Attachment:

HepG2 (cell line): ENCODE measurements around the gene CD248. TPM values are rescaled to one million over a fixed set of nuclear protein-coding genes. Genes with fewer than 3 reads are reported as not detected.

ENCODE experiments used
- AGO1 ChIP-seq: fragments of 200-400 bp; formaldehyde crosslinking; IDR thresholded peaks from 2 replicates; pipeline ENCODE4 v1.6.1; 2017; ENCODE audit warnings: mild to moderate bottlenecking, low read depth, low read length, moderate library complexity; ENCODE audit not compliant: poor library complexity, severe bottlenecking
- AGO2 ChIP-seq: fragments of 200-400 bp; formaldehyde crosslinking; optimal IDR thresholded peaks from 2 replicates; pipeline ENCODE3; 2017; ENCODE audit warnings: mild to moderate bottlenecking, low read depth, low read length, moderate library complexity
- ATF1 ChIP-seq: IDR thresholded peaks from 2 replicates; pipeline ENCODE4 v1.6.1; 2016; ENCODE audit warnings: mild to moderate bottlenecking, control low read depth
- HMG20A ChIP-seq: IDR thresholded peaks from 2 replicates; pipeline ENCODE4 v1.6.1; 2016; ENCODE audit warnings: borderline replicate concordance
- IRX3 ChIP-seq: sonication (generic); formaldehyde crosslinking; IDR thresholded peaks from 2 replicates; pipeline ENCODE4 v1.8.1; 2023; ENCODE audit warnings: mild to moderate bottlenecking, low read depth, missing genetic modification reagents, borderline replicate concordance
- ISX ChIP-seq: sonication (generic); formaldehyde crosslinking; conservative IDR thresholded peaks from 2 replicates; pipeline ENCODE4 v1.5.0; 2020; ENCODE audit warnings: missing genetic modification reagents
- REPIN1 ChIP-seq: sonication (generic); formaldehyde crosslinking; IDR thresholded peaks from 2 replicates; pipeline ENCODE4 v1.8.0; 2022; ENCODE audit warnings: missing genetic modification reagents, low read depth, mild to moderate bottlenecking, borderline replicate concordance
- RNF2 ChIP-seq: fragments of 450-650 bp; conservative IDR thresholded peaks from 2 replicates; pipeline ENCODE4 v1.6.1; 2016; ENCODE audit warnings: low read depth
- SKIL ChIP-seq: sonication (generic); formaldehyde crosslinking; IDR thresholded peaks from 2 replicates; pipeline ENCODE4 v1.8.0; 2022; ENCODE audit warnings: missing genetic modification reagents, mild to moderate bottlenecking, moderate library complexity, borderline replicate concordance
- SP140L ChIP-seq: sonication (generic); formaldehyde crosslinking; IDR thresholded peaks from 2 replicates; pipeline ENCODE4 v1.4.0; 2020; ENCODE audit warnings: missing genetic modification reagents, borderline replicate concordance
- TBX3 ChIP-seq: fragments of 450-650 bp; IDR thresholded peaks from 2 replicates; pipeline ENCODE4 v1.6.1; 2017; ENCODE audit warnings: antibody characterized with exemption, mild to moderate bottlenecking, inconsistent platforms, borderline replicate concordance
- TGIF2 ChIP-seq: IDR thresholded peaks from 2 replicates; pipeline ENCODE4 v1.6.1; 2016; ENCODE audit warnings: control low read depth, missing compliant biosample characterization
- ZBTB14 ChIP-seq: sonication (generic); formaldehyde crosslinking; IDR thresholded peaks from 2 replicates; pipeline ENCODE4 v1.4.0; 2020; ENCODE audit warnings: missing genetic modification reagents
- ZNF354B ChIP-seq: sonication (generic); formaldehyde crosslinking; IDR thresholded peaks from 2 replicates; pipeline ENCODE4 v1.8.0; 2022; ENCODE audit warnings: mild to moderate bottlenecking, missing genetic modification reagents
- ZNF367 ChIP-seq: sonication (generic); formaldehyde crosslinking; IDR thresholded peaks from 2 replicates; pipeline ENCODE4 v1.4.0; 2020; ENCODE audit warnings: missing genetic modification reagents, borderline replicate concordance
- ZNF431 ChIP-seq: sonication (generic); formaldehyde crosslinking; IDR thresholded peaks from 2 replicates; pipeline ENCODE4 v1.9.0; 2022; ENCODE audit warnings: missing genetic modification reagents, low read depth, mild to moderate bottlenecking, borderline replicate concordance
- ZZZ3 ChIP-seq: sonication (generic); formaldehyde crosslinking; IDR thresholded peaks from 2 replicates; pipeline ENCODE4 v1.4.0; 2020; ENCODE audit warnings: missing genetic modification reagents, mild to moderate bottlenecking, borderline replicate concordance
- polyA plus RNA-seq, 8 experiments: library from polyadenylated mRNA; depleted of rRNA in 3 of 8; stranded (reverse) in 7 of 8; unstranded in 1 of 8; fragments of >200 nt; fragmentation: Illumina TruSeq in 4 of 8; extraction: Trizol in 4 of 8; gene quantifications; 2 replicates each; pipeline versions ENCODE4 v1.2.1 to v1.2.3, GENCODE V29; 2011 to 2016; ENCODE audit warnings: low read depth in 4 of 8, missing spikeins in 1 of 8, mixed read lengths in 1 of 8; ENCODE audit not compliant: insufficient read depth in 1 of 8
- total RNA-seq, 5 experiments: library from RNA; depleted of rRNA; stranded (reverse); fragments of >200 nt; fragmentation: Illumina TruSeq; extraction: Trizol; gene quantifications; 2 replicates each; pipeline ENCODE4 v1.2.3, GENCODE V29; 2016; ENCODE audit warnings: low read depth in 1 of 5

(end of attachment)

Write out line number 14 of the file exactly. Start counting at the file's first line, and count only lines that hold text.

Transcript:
- TGIF2 ChIP-seq: IDR thresholded peaks from 2 replicates; pipeline ENCODE4 v1.6.1; 2016; ENCODE audit warnings: control low read depth, missing compliant biosample characterization